Hobby Farm Loans

Hobby Farm Loans | All you need to know about financing your rural adventure in Australia

The desire to leave the big smoke and escape to the country is a common one for many Australians. Buying a hobby farm is a good option for achieving this tree-change dream! While hobby farms, from a personal point of view, are a place of relaxation and connection with the land, they can be a grey area for banks and financial institutions.

Disclaimer: this article provides a general overview of hobby farm loans. For individual advice, please contact our rural mortgage broker.

From a financial point of view, “hobby farm loans” do not exist as a stand-alone category. Rural loans will typically follow under ‘residential loan’ or ‘commercial loan’. 

So, if you want to buy a hobby farm, it’s important to know which category you may fall under and what are the main differences between a commercial and a residential loan.

In our experience as rural mortgage brokers, most people who look at buying a hobby farm are not interested in running a full-time business operation and would rather apply for a residential loan rather than a commercial one. Nevertheless, when banks look at rural properties, there are things they will consider in order to determine if you can be eligible for a residential or commercial loan. 

So, how do these types of loans differ?

Residential vs Commercial Mortgage for Rural Properties

Size of the block

For hobby farms up to 10 hectares, generally speaking, most loans will be assessed as residential. Blocks between 10-100 hectares can still be eligible for a residential loan (depending on other factors). For land over 100 hectares, it’s likely that banks will consider these loans to be commercial ones. 

Woman On Her Hobby Farm


When you’re looking at buying a farm that will become your main source of income, banks may determine that you’re looking at buying a business, and you may need to apply for a commercial loan. On the other hand, for people who have employment and/or ongoing sources of income, banks are more likely to consider them eligible for residential loans – as their main income does not rely on the hobby farm they wish to purchase. 

Land Zoning

Another aspect lenders pay attention to is the zoning of the land you’re seeking financing for. While some differences apply among Australian states and territories, generally speaking, land that is classified as rural or rural residential may be accepted for residential purposes. Land that is classified as farming, commercial and industrial may be considered ‘commercial’.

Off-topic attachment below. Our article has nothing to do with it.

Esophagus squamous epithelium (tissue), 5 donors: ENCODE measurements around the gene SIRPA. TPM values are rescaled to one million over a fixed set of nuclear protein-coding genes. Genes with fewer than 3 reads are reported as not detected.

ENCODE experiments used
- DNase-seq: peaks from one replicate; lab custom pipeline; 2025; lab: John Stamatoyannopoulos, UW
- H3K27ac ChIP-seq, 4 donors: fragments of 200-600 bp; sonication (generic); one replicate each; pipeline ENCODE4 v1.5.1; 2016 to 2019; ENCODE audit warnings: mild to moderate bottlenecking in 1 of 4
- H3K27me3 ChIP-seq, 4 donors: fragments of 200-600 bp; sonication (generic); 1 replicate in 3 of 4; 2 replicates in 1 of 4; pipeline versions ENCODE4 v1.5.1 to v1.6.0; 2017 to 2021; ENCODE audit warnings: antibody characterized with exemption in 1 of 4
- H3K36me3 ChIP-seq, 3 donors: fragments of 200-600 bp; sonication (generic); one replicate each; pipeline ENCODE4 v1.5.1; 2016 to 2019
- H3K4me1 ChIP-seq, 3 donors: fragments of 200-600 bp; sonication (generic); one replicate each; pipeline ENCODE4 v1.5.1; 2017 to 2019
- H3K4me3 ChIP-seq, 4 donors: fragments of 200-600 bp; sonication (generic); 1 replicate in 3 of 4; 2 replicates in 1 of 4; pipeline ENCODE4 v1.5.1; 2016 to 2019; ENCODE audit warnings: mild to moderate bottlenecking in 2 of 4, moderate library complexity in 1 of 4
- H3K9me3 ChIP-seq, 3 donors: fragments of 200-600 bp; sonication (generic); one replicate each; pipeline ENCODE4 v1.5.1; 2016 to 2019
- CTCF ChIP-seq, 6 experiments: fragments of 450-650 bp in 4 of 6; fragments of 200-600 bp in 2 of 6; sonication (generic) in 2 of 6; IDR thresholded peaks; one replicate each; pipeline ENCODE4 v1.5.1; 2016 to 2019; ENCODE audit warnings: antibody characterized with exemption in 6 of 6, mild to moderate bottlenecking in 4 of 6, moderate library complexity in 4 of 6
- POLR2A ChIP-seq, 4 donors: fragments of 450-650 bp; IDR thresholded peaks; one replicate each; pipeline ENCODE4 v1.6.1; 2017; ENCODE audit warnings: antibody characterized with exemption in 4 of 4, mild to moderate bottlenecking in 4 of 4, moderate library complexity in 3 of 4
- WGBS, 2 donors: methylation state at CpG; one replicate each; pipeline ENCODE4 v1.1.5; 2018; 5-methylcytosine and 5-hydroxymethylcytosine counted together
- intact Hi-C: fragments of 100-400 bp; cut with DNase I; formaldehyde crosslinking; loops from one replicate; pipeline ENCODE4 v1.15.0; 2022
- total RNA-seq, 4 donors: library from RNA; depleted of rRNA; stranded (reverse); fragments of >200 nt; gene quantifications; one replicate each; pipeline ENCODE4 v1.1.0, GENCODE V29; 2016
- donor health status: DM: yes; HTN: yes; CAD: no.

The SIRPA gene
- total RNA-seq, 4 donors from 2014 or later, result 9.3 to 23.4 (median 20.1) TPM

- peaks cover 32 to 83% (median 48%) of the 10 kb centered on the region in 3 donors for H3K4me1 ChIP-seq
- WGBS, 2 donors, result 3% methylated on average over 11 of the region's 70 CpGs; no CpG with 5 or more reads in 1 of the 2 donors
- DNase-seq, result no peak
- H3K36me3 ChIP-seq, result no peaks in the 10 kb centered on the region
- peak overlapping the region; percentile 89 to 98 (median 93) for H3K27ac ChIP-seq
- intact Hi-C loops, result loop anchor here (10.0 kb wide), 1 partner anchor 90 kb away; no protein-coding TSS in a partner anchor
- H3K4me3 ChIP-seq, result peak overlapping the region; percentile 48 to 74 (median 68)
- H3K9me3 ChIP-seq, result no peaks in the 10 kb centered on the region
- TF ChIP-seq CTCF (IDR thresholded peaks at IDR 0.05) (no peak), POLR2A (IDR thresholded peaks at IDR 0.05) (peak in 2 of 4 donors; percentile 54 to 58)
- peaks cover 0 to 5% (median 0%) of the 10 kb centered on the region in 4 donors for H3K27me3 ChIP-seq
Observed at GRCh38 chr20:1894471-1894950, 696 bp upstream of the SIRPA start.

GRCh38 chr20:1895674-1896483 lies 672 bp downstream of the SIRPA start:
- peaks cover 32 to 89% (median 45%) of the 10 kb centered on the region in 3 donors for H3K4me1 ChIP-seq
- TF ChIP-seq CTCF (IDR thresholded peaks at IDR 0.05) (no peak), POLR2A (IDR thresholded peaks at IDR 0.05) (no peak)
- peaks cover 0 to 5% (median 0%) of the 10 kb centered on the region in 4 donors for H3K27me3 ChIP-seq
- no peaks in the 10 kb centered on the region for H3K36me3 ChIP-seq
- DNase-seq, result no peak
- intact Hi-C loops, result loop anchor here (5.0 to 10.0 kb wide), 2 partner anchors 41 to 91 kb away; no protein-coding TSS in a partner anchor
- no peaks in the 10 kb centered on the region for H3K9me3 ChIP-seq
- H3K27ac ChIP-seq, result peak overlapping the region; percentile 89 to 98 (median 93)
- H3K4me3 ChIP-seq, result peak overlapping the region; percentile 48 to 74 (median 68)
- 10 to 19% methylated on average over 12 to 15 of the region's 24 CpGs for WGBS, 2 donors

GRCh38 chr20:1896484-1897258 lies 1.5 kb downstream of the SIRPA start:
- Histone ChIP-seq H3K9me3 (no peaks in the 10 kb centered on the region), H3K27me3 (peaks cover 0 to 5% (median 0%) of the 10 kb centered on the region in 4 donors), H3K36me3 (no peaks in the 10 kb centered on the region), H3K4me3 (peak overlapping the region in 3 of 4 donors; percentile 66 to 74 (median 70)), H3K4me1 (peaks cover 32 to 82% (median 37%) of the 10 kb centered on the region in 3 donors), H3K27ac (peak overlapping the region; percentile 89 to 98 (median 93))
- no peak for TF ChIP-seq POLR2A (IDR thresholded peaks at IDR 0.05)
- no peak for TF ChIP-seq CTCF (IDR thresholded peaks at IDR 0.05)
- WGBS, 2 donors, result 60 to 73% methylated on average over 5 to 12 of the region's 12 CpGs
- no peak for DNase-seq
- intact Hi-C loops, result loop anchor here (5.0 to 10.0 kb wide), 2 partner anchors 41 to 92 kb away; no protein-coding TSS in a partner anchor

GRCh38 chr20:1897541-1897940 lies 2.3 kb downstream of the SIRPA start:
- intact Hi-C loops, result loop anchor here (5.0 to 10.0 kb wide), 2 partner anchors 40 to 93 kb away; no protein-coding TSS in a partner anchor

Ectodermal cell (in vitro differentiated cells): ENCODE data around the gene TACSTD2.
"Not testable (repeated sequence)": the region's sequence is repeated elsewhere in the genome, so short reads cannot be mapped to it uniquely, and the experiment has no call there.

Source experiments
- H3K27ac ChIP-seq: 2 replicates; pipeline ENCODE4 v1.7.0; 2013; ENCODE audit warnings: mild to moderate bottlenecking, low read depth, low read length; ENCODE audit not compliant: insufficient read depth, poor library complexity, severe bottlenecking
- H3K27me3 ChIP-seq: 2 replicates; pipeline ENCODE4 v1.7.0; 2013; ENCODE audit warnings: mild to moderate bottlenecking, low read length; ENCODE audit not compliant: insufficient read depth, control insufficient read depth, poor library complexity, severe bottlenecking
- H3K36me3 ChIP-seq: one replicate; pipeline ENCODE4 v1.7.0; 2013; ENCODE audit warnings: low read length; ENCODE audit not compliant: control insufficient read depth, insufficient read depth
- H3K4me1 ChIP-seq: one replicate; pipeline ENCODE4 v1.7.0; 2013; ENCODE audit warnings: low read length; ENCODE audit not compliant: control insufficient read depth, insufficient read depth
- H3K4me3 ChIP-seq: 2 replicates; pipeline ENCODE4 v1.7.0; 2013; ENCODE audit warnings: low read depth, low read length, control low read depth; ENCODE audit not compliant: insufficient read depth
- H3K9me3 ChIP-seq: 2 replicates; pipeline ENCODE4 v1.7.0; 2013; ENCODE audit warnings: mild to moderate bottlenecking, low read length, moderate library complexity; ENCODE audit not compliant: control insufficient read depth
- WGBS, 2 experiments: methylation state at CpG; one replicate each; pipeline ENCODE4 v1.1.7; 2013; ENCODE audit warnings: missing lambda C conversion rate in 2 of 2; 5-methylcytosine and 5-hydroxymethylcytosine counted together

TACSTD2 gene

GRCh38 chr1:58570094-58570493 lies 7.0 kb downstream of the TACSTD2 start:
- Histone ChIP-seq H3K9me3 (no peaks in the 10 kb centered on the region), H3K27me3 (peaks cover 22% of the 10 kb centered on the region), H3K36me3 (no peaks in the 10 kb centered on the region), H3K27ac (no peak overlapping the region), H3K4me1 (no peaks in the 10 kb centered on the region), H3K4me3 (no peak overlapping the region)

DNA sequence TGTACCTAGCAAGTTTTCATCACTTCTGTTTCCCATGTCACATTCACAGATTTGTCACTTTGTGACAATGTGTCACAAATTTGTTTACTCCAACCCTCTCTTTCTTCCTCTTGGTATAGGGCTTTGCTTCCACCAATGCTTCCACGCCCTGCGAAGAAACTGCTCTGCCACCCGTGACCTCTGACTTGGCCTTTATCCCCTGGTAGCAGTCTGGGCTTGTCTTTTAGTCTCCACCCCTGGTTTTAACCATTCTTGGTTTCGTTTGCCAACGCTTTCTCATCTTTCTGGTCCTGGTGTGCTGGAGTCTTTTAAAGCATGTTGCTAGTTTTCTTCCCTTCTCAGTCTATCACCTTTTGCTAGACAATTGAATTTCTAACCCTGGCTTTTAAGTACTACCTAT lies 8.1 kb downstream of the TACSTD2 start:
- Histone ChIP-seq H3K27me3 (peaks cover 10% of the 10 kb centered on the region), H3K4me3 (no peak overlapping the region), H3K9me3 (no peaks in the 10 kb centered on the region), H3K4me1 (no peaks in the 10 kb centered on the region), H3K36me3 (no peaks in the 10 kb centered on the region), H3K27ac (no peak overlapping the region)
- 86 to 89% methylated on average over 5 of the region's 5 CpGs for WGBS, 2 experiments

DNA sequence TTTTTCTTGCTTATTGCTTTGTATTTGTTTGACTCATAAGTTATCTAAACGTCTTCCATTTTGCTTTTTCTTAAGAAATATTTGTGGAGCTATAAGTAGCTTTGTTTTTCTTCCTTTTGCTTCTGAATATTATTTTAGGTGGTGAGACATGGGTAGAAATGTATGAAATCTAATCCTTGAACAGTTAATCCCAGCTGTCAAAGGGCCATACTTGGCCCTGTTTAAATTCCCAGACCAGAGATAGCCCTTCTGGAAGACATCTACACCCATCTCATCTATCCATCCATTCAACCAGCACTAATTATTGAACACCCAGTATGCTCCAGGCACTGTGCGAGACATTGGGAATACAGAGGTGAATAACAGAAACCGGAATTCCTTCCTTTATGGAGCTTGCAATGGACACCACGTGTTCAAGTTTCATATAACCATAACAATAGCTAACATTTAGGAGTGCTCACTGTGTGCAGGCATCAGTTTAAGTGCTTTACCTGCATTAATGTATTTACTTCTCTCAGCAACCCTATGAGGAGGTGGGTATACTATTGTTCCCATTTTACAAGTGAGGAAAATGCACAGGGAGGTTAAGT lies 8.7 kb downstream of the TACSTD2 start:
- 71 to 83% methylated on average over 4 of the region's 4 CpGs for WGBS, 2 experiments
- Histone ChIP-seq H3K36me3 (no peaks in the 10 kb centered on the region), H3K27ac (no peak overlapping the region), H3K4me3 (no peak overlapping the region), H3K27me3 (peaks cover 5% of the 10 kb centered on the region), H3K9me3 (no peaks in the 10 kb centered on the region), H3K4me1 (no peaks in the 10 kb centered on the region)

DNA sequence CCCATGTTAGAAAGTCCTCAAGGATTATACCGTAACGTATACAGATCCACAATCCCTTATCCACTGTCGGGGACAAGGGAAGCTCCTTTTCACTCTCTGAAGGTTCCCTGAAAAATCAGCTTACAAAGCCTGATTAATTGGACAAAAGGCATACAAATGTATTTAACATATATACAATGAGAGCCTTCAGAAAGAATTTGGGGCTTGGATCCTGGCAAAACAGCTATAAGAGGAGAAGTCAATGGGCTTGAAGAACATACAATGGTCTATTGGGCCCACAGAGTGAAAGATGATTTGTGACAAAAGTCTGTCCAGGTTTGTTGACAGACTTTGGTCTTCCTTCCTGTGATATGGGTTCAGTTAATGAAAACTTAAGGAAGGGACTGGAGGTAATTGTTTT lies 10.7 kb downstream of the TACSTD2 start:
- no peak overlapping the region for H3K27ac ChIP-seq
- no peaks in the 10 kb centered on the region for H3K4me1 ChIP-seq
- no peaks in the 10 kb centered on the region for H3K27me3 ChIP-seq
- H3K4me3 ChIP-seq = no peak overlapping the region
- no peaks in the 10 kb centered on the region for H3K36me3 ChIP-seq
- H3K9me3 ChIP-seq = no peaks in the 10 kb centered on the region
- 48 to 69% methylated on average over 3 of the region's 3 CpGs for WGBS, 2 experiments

Commercial land does not necessarily include a liveable house or vacant area for a house to be built on. For residential loans, the presence of an actual residence and/or the ability to build one may also be a crucial factor. 

What else do lenders take into account for rural properties?

In addition to the above-mentioned differences between commercial and residential loans, rural properties residential loans also differ from urban dwellings. There are other factors that lenders will consider and will use in order to determine your risk factor:


Is the block of land serviced by electricity and/or solar panels? Town water and sewage may be seen as a bonus rather than a requirement, as many Australian properties rely on rainwater tanks and septic systems. However, it’s important to have access to electricity connectivity. 

Hobby Farm With Solar Panels

Road Access

Is the property accessible via local roads? You may struggle to get approval for properties that are considered ‘isolated’. While dirt roads may be considered okay, it’s important that these roads are well-kept and can be accessible by common cars (not just by 4WD) under any weather conditions. 


The closer to a densely populated area the lower the risk, from a lender’s point of view. Some lenders may consider a population of 5,000 or more to classify as ‘densely populated’. Properties ‘in the middle of nowhere’ are perceived as high risk as they may take longer to re-sell. Some lenders have a ‘postcode’ block list – they simply won’t lend money for property purchases in these postcodes. 

How much deposit do I need for a hobby farm?

While the standard 20% is the recommended goal as it can lead to savings on insurance costs, deposit requirements may vary between 5% to 30% for mortgages that are classified as ‘residential’. 

Some professions may enjoy a lower deposit requirement without having to pay lender’s mortgage insurance (LMI). Check out our article on Home Loan for Doctors.

How a rural mortgage broker can help secure a hobby farm loan

Finance brokers who are mostly used to urban properties are often inexperienced around specific criteria that come when applying for a rural mortgage – either commercial or residential. 

Things like zoning, road access, and utility services are all taken for granted in urban areas, however, they can be important factors for rural properties.